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Should I File Bankruptcy if the Statute of Limitations has Passed?

The statute of limitations in Colorado for most debts, including credit cards, is 6 years. What does it mean?

If it has been more than 6 years since you stopped paying your credit card, your lender may still file a lawsuit against you to collect the debt. They will accomplish this by serving your with a summons and complaint which is then filed with your county court. They hope that you will not assert the statute of limitations as a defense. If you fail to assert the defense by filing a response to the summons and complaint, you have effectively waived the statute of limitations as a defense for that debt. The defense must be asserted to be effective.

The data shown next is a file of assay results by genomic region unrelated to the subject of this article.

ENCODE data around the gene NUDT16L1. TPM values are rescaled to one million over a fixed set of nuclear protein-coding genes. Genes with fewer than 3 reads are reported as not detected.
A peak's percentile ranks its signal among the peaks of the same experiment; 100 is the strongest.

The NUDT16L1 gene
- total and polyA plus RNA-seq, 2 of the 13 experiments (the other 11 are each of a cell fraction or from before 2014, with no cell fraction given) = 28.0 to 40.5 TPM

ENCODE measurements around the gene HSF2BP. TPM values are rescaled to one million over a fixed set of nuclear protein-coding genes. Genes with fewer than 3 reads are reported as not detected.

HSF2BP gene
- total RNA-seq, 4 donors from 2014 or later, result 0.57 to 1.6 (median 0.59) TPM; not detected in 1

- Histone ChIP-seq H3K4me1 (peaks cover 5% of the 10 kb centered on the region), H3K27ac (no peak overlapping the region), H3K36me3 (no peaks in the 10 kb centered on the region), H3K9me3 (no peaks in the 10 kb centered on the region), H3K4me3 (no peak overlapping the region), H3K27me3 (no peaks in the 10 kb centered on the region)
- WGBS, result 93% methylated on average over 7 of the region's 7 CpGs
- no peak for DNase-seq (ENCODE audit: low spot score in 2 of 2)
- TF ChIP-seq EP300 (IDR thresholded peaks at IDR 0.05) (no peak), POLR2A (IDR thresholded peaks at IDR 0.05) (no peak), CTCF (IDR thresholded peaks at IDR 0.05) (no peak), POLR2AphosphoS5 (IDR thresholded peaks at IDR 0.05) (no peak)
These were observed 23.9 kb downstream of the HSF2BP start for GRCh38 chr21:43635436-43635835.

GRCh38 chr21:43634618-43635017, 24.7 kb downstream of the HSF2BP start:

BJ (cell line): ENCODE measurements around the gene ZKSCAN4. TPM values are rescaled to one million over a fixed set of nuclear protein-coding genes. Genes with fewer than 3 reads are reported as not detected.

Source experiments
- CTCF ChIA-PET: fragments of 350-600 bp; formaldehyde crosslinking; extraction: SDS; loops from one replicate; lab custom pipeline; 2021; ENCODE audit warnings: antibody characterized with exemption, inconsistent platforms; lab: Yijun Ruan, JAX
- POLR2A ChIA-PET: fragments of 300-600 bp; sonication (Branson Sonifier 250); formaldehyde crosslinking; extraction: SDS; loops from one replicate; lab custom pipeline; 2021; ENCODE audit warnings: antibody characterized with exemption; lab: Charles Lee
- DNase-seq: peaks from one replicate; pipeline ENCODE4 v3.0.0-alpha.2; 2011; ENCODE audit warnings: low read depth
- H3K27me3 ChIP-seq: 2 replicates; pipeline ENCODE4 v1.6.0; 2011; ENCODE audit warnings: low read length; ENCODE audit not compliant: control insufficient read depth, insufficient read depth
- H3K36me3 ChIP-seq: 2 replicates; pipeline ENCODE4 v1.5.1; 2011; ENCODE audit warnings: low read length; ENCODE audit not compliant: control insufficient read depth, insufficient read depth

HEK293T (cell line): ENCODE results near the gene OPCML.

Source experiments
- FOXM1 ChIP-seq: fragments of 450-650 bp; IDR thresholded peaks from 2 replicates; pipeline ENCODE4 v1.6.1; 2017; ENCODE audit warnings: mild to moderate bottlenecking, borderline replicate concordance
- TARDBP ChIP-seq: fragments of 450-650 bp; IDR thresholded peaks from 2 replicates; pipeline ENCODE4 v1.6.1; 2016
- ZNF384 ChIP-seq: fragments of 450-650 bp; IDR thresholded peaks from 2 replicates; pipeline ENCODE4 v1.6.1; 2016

Should you still file bankruptcy if the Statute of limitations has passed on most of your debts?

For most people, it is still worth it to file bankruptcy on stale debts for the sake of rebuilding credit. The passing of the Statute of Limitations does not make the debt go away. It just means the creditor is prevented from getting a judgment against you in court. The Statute of limitations (if asserted) removes the creditor’s remedy of getting a judgment but not their right to collect through other means outside of court. The debt collector may continue to call and send letters. Most importantly, the debt may still appear on your credit report.

Filing bankruptcy will zero out these debts on your credit report giving you a fresh start.